The Summer Rush

summer meadow paintingSummer is often portrayed as a time of rest and relaxation. I guess those people have never gone on vacation or tried to plan relaxation! However, summer is also considered down time in many churches.

Most parishes don’t have the choir during summer and attendance is often down. While social events can be well-attended, religious oriented ones aren’t. In addition, it’s likely that many of us take a summer break from devotions and prayer during summer too. The rest and relaxation time is just too much. Call it the summer rush.

However, summer doesn’t have to be a down time for your faith. There are ways to keep up with your spirituality during the summer months. I’m going to offer a few tips.

First, start a new discipline for the summer. This will make sure that you have something fresh to pursue. Maybe it can be a prayer walk in nature, a few minutes before the Blessed Sacrament, or a decade of the rosary. Trying something new just might give you more enthusiasm for prayer during the summer.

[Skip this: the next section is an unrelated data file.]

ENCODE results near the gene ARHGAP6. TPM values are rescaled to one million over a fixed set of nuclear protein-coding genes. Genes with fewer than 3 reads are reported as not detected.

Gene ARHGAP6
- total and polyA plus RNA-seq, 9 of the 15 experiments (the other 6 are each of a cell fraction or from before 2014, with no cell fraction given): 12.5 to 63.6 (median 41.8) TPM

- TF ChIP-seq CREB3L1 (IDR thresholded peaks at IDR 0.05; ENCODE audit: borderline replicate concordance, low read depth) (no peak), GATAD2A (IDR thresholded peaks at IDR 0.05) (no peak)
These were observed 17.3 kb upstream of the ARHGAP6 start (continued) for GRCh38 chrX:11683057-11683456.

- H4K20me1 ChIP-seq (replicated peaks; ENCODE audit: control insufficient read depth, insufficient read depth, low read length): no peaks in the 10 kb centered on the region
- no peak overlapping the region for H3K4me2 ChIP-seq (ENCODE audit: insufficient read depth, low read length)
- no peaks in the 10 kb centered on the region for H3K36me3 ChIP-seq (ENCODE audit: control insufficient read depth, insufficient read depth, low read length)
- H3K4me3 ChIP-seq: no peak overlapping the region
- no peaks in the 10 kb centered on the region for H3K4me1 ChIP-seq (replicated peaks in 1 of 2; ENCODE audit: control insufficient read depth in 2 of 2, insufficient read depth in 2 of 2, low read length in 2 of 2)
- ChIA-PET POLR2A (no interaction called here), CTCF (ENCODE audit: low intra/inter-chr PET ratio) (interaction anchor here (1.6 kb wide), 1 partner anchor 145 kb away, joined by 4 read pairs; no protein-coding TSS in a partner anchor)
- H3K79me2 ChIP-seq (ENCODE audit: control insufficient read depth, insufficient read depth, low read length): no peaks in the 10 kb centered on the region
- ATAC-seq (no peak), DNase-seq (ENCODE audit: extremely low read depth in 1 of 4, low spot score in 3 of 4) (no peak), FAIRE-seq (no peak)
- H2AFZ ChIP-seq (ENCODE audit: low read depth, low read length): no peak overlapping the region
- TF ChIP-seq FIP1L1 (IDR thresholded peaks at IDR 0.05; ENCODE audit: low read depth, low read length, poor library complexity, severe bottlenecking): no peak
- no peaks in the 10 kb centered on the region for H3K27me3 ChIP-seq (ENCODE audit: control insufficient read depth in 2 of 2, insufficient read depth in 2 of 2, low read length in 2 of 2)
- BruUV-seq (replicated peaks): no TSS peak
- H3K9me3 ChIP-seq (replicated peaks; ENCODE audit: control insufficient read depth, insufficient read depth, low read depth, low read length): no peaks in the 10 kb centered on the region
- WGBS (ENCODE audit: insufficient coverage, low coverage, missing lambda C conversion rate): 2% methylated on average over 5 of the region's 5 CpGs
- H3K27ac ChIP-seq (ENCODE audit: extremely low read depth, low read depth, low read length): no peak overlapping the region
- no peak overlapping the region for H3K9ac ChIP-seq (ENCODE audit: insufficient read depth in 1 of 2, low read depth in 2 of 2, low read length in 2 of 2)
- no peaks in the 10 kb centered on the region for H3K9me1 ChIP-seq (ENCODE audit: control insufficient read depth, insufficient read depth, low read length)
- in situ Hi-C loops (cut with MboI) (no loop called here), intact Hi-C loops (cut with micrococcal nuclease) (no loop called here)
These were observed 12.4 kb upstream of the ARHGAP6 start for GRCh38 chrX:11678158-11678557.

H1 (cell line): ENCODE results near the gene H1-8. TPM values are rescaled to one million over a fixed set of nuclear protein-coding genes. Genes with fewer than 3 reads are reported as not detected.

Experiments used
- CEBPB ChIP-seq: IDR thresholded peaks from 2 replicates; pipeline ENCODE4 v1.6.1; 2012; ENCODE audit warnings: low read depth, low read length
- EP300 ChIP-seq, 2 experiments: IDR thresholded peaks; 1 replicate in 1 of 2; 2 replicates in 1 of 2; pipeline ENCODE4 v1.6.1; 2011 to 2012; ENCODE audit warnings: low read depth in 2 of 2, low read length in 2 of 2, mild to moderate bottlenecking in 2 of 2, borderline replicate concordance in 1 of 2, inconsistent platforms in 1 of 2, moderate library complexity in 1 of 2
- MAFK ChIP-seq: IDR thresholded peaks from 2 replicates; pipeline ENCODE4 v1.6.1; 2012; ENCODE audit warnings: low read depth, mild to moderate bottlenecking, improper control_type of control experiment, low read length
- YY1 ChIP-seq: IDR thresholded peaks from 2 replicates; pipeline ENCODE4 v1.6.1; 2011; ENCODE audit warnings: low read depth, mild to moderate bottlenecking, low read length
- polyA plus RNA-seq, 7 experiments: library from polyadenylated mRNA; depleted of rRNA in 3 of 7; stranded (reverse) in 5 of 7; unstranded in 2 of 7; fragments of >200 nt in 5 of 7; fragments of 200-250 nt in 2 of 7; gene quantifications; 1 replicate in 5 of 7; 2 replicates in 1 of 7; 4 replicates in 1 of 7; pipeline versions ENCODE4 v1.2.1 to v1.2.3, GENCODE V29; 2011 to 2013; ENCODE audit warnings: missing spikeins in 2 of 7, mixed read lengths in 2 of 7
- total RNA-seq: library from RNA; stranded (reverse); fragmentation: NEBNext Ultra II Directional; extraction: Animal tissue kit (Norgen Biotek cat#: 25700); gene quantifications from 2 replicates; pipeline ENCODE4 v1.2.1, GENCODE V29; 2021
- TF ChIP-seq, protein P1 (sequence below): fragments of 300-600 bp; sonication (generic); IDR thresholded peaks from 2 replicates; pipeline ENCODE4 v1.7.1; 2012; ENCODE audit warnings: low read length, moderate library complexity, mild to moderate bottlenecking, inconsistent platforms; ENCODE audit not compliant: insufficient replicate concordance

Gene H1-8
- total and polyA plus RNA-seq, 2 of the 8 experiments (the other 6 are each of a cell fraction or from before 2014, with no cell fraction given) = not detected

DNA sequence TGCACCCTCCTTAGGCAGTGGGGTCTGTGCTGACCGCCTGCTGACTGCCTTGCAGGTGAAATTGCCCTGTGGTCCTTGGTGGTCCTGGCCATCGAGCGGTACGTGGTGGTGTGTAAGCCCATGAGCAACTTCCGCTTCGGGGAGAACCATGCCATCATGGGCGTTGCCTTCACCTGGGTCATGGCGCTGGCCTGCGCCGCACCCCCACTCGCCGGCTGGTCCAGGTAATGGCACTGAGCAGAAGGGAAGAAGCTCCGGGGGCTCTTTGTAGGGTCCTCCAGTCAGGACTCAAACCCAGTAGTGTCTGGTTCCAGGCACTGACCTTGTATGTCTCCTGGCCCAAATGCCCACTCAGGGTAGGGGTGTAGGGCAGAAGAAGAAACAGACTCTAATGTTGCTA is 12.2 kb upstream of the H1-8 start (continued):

Resist the urge to let vacation be a break from your faith. If you go on vacation, try to attend a service and make sure to emphasize family prayer. It could actually be fun. Praying together on the beach or attending a mass at a new parish in the mountains could be a breath of fresh air that everyone’s faith needs.

Finally, bring God into the midst of the stress. Take a few minutes a day just for you to be mindful of your situation and pray. It could be five minutes on your porch in the morning or silent prayer while you sunbathe at the swimming pool. Be more centered and spend time with God.

Don’t let the summer rush and the busy months get you stressed out. Find a way to keep your spirituality alive in the midst of the summer months.

About Jonathan Bennett

Jonathan Bennett is a writer, speaker, and small business owner. He started ChurchYear.Net in 2004, along with his brother David. The site gets over one million visitors a year. His writings have also appeared in church bulletins, newspapers, and other media.

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